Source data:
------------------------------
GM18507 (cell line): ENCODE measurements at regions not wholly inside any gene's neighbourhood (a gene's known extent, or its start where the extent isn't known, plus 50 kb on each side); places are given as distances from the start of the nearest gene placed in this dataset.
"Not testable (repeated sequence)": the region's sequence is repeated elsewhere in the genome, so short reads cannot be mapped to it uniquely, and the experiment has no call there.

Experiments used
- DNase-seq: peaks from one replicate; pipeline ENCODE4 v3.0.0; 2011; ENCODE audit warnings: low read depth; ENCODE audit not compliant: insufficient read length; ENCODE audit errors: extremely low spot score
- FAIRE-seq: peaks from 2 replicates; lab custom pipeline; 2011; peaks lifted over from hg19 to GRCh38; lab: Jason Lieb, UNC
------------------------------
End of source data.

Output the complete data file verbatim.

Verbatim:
GM18507 (cell line): ENCODE measurements at regions not wholly inside any gene's neighbourhood (a gene's known extent, or its start where the extent isn't known, plus 50 kb on each side); places are given as distances from the start of the nearest gene placed in this dataset.
"Not testable (repeated sequence)": the region's sequence is repeated elsewhere in the genome, so short reads cannot be mapped to it uniquely, and the experiment has no call there.

Experiments used
- DNase-seq: peaks from one replicate; pipeline ENCODE4 v3.0.0; 2011; ENCODE audit warnings: low read depth; ENCODE audit not compliant: insufficient read length; ENCODE audit errors: extremely low spot score
- FAIRE-seq: peaks from 2 replicates; lab custom pipeline; 2011; peaks lifted over from hg19 to GRCh38; lab: Jason Lieb, UNC